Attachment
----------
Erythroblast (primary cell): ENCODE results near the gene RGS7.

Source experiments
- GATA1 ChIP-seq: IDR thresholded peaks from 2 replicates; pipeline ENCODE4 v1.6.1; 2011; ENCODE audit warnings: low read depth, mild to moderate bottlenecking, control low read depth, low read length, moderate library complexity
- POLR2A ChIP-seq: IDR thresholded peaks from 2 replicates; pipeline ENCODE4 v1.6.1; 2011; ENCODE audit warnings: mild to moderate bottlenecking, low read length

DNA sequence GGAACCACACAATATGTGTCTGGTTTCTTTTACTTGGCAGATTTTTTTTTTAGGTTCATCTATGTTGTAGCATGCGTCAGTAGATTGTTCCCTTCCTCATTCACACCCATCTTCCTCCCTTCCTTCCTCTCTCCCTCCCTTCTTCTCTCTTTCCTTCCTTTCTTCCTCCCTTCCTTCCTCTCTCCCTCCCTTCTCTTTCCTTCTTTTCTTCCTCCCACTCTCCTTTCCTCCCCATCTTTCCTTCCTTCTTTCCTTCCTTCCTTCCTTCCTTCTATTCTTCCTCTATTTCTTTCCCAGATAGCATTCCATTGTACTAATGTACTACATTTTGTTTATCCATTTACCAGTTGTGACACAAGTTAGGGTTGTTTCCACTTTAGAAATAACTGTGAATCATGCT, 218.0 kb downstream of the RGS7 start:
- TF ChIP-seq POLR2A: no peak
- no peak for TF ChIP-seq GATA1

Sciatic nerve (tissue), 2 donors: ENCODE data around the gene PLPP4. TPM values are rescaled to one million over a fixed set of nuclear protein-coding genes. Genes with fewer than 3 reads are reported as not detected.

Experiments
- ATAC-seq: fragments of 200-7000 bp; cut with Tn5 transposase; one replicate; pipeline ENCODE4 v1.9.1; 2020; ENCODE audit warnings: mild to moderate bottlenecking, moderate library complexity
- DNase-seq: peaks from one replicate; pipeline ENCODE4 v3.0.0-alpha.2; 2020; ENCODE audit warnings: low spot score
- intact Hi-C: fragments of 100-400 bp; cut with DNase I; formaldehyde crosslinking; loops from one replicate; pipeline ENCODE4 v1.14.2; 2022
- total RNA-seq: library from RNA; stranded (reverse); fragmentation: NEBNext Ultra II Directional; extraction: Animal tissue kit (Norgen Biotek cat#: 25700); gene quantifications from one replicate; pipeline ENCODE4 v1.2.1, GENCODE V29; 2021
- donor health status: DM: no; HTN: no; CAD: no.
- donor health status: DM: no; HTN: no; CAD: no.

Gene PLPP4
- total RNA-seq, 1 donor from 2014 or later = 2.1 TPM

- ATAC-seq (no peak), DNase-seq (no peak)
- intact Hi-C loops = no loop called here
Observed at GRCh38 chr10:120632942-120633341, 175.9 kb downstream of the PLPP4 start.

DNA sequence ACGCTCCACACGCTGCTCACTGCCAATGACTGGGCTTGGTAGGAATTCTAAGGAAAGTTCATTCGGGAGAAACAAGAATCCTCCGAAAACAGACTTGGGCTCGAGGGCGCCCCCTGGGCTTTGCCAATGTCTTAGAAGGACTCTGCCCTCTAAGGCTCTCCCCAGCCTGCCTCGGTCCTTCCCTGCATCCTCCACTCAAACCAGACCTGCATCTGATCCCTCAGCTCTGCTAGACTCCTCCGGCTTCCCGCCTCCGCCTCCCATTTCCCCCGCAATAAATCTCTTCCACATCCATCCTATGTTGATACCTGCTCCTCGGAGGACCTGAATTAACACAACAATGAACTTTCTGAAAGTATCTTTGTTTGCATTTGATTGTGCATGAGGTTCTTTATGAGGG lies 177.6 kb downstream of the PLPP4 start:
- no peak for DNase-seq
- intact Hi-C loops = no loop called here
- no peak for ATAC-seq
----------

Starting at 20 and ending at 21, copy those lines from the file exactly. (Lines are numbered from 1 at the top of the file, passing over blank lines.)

Observed at GRCh38 chr10:120632942-120633341, 175.9 kb downstream of the PLPP4 start.

DNA sequence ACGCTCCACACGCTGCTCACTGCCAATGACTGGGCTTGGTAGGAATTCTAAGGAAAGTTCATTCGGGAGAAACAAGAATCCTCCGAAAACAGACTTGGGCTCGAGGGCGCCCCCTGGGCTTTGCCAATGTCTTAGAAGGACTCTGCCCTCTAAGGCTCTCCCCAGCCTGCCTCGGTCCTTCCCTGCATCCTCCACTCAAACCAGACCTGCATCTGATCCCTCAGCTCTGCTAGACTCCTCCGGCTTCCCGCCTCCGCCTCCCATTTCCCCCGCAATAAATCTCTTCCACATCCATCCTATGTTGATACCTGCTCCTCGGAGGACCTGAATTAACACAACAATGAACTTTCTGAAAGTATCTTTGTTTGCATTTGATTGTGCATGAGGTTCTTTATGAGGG lies 177.6 kb downstream of the PLPP4 start: